Disney’s Aladdin (2019)

Disney’s Aladdin is one of my favourites from the ‘House Of The Mouse’. There’s something incredibly charming about the wonderful art style, the exotic period, roguish hero, strong female heroine and the irrepressible Robin Williams as the Genie. Not to mention, probably the best score from any Disney film – every single song is terrific!

After watching the recent remake of The Jungle Book– looked great but missed the mark on narrative and the songs were awful, butchered versions of the iconic originals. Beauty and the Beast was sterile with poor acting and a characterless art style. I was pessimistic to say the least. Why remake these classic animations into inferior films? Sure, there’s the profit for Disney but not much to enjoy for true film fans.

Imagine my genuine surprise when the titles rolled and Guy Ritchie’s name was smattered in a few places? Not only did he direct, but he also helped to write the screenplay. An unusual choice, considering his previous work. I felt maybe he would go for a grittier approach but that isn’t the case, thankfully!

The opening titles set the tone of the film with swooping camerawork that reveals the gorgeous vistas of the Arabian coast. We are introduced to the city of Agrabah and our hero Aladdin (played by the wonderfully cast Mena Massoud), with cheeky CGI monkey Abu in tow. The casting is brilliant and the central role of Aladdin being cast as a genuine middle-eastern actor is refreshing but should be the norm. Mena did some stellar work in Amazon’s Jack Ryan (which if you haven’t seen it yet, is a surprisingly dark yet brilliant take on the Tom Clancy character).

Not long into the film, our hero bumps into an incognito Princess Jasmine. Again, a perfectly cast, Naomi Scott, who brings the dusky beauty of Jasmine to life. Having lived a sheltered existence behind the palace walls, Jasmine is naive to the cynical city and it’s not long before Aladdin rescues her from a bind and the story plays out as the original did from there.

The biggest infraction for fans of the original film is the casting of Will Smith as the Genie. The late, great, Robin Williams stole the show in the animated version with his wise-cracking, quick-witted Genie. For me the Genie in the animated version was literally Robin Williams doing one of his breakneck stand-up routines and I imagine much of the original script was ad-libbed and made funnier by his input and energetic performance. Fear not fans of the original, though Will Smith’s version is different, he is just as entertaining as he channels his own smart-alec creation ‘The Fresh Prince’ from the classic sitcom of the same name. The Genie is larger than life and the spell-binding animation and effects that bring him bang up to date in the live action version are some of the film’s finest moments. You will still feel those fun, pulsating moments when the Genie is on-screen and the contrast between the other scenes.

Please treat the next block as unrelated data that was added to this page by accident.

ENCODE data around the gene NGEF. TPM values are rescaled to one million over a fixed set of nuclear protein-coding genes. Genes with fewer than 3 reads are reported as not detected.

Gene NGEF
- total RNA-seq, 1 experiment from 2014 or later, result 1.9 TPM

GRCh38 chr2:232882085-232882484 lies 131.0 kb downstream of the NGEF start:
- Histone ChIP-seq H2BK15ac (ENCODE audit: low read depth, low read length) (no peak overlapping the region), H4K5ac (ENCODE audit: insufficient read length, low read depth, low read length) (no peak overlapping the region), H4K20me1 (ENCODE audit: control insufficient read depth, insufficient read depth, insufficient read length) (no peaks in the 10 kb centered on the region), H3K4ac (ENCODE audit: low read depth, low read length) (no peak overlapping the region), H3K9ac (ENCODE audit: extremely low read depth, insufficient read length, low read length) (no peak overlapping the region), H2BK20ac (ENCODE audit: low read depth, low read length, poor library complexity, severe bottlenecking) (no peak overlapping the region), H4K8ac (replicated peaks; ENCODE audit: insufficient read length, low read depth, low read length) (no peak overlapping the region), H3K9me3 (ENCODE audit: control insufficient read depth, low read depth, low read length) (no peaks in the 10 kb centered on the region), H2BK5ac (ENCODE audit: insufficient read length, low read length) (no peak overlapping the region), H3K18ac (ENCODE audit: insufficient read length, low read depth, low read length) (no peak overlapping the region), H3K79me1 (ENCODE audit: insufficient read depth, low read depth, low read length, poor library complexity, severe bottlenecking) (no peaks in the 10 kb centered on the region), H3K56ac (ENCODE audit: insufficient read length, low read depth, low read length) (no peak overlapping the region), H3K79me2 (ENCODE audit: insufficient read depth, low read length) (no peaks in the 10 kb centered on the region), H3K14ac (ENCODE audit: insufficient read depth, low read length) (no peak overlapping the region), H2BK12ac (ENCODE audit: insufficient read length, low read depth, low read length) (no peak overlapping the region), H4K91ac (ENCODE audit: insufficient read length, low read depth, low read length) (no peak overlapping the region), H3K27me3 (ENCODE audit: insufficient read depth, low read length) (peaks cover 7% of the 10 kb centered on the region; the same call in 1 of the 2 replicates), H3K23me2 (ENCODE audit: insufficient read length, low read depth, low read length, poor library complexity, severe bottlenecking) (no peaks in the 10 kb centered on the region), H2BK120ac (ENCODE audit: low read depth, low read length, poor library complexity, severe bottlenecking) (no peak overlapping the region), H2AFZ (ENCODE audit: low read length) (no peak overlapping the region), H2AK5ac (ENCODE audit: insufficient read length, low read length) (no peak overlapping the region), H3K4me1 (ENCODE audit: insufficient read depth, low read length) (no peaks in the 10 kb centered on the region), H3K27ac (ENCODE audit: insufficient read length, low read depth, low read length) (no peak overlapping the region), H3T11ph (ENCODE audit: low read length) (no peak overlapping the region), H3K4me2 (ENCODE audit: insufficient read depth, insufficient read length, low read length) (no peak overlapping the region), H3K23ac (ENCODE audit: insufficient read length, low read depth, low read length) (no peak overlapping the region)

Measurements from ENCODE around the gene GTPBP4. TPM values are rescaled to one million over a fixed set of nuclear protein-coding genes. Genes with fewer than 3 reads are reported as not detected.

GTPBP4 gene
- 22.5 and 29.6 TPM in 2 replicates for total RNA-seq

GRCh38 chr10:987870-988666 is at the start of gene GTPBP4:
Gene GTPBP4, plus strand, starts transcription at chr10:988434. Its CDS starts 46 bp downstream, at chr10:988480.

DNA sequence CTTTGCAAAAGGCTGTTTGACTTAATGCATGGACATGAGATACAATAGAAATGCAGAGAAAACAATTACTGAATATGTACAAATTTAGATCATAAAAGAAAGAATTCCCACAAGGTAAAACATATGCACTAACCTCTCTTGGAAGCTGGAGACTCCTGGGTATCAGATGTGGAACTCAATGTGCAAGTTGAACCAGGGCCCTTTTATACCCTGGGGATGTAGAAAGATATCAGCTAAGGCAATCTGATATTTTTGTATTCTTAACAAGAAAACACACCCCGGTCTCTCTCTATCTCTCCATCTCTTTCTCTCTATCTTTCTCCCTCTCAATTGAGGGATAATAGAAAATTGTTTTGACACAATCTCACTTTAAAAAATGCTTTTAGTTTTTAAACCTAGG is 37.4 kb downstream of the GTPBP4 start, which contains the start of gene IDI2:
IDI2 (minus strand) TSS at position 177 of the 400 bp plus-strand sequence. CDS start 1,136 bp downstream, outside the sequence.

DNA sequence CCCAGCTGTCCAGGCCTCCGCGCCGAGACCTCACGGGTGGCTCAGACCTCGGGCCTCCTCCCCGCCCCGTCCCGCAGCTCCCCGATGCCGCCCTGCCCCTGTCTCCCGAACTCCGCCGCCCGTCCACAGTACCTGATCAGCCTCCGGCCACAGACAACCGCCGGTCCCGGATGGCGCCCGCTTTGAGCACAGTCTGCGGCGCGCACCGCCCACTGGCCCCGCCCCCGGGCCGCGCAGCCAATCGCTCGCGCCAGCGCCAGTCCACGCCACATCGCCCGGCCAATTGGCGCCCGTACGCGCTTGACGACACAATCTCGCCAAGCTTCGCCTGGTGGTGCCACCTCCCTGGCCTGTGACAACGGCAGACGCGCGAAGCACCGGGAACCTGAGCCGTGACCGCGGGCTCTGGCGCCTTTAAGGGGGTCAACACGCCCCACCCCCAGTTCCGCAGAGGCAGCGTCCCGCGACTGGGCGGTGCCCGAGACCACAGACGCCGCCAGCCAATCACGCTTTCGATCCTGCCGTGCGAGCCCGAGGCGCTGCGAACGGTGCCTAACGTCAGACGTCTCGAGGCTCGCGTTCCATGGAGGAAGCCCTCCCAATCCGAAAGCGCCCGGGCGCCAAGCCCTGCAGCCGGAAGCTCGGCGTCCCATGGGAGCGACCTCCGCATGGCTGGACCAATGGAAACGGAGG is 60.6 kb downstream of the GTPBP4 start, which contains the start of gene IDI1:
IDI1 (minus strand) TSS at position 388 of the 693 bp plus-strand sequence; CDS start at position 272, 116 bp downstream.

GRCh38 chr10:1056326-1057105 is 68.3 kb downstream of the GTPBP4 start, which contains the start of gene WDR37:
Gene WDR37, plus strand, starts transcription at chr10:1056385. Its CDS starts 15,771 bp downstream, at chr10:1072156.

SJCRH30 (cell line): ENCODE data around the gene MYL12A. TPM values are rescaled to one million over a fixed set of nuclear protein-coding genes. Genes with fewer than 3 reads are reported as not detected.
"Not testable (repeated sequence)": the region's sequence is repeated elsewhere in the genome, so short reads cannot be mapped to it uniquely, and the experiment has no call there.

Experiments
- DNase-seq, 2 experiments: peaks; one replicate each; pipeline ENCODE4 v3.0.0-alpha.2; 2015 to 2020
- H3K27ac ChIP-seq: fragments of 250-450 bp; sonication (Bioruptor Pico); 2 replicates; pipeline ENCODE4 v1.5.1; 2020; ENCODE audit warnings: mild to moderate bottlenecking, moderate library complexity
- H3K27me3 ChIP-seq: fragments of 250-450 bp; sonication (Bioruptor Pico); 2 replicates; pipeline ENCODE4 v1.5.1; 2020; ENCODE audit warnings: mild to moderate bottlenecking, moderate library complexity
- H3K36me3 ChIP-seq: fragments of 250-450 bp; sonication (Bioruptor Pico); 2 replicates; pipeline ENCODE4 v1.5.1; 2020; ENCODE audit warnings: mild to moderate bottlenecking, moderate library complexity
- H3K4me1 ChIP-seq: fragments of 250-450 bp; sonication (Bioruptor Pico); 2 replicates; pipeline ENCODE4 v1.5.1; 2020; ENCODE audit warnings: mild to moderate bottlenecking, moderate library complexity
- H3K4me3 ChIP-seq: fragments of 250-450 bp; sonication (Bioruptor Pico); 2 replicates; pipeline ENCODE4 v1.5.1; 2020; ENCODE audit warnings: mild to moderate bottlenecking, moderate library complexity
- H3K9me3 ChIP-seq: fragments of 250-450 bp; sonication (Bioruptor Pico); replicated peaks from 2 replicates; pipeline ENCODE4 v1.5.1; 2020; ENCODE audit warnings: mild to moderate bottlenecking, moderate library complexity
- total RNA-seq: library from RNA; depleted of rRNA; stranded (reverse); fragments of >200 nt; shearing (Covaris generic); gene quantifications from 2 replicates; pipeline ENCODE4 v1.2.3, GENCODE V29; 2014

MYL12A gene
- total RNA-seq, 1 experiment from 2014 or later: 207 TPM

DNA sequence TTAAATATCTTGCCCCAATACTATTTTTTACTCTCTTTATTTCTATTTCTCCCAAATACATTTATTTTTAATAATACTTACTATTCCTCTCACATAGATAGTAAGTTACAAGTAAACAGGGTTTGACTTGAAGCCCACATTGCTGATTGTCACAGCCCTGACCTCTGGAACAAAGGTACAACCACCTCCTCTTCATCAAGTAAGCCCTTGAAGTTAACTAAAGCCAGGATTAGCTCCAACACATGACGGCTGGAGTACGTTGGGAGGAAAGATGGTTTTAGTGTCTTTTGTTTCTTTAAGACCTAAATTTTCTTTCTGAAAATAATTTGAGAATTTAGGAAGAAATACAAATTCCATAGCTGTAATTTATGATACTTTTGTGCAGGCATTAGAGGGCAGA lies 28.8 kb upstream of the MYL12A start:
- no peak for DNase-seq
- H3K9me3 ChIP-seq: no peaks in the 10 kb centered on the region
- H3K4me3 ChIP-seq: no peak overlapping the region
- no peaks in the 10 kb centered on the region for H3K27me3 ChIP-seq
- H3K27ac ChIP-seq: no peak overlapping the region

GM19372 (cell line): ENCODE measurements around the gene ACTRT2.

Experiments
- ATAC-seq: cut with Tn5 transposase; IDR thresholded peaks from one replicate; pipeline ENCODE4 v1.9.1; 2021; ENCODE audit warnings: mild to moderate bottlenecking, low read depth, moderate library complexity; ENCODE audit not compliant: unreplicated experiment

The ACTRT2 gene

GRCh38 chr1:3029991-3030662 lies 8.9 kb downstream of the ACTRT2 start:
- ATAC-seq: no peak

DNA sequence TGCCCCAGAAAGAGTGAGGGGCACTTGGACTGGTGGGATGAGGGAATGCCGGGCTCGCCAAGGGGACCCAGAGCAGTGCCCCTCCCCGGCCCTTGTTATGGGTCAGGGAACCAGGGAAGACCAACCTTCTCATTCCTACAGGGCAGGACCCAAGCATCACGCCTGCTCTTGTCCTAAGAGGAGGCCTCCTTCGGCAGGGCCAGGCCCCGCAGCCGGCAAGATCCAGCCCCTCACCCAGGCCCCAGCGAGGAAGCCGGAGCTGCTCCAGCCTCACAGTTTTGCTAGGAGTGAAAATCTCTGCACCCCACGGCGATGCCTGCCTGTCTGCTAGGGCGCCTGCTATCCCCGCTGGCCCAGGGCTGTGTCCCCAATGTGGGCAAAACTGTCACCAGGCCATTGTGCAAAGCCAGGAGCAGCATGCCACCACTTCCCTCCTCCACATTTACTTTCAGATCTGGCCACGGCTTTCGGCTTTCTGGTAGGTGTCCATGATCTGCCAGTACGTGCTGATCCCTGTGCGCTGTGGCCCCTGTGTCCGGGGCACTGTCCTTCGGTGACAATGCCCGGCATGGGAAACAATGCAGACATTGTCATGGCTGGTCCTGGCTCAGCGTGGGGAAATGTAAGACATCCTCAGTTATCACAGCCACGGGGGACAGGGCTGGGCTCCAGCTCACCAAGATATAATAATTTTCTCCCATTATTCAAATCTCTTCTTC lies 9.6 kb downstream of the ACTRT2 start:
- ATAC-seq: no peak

This remake of Aladdin is gorgeous to look at. The art direction, photography and the sets are all superb. To make an early awards prediction, I think this will get a few gongs for costumes, photography, sets and sound. It really is a true artistic achievement. I’ll even go so far to say this is as good as the animated version. There are a few little surprises but if you’ve seen the animated version, I would still urge you to go and see this one. It’s a spectacle and an epic film that delivers. Lots of fun, lots of beauty and one of the most entertaining films of the year – watch it on a big screen or that fancy 4K TV you bought and make a family event out of it.

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9.5

Story

9.5 /10

Looks

9.5 /10

Sound

9.5 /10

Value

9.5 /10

Pros

  • Gorgeous to look at
  • Amazing soundtrack
  • Very entertaining

Cons

  • Unnecessary remake?

About Imran Behlim

I'm a mature kid into all things 80's, video games, movies, comics, books, music, trainers and anything that distracts me from the fear-mongering and paranoia of the mainstream media.

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